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There’s a saying, don’t just do things right, but do the right things.

For some of us, this sentence may be mere words in our heads, but for some of us, the impact of its weight echoes across floors, and I especially think that anyone in a managerial position will have to digest it more often than not.

When you’re in the lower ranks of the hierarchy, when your boss(es) commands you to do things, well, you do them nice and right.

In other words, it’s doing things right that matters most.

However when you’re in the upper echelons of a company structure, i.e. involved with the management side, doing things right just don’t suffice anymore, because you have to ensure that you’ve got to be doing the right things, everytime.

Think about it, just how much more expensive, not just in terms of financial means, does a bad decision by someone in the management side will incur, when compared to someone in the lower ranks of the company structure?


Sometimes cracks appear within the company when the person doing the delegation starts assuming things and then expects the delegated person to understand fully what needs to be done.

For example’s sake, let’s say we have a company that’s shifting office and there’s renovation work that needs to be done.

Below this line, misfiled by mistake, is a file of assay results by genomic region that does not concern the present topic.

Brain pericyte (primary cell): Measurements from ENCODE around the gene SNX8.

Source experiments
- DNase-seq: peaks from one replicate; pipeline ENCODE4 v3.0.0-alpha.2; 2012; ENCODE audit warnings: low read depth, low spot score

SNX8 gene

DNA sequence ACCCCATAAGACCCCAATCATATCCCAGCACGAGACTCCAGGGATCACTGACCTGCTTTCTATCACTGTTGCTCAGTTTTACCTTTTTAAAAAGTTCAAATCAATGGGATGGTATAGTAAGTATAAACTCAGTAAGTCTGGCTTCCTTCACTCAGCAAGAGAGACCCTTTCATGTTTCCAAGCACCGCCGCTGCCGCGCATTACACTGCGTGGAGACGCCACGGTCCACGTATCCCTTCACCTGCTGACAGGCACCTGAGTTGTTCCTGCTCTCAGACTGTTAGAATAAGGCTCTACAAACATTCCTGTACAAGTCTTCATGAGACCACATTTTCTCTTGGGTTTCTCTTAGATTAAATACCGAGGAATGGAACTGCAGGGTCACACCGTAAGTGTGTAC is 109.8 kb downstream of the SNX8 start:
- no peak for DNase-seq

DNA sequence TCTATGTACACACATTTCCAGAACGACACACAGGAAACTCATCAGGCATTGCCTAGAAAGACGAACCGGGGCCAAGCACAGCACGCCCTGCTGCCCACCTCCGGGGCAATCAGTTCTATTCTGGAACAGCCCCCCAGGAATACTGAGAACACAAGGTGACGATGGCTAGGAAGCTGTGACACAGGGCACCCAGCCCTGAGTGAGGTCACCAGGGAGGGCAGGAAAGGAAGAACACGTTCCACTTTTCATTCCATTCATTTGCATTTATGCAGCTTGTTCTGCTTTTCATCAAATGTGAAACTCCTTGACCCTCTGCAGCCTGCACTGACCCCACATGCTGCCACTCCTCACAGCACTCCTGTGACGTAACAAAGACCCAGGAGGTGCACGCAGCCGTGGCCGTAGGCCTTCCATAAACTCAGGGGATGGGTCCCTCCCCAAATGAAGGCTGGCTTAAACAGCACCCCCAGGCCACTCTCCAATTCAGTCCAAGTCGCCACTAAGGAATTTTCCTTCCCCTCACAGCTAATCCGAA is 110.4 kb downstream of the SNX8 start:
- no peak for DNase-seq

Then the boss asks you to take control and to liaise with the contractor on the office furnishings and deco, but then he starts to feel as if there’s something that he wished that was to be furnished in another manner, so he makes a grumpy face and when you see it, both of you feel as if something’s not right here.

That was theoretically speaking, but it could have unfolded in a myriad of events, where delegation is handed over and then this teeny weeny bit of ‘trying to reign back control’ takes place.

It’s discombobulating for the delegated person, man!

When you delegate authority, you’ve got to do it with authority and show some responsibility, and not appear childish when something doesn’t go to your liking.

Remember that it may not be to your liking, but it’s the best way that has been thought up of by the delegated person.

So how does one delegate authority with authority?

Well, at the start of that process, ensure that you lay down the requirements, what is expected, and any constraints that needs to be considered, and when the delegated person carries out the job, meandering all the laws and constraints, then you shouldn’t fault him for any mislikings that you might encounter,.

Put it this way, since you were supposedly in charge, but didn’t wanna take charge, then take responsibility for the end results.

So why am I ranting on this?

Because I see all too frequently in Singapore’s small companies’ culture, where delegation is seldom done with authority, which usually results in strained relationships due to miscommunications.

Oh, and um, I lost a good colleague due to this, whom I thought worked fairly well for whatever tasks that was in the jobscope, but too bad that colleague of mind took a decision to end the journey with the company.

A sad case indeed, but one which could, and should have been prevented.

Remember, do the right things, and then doing things right.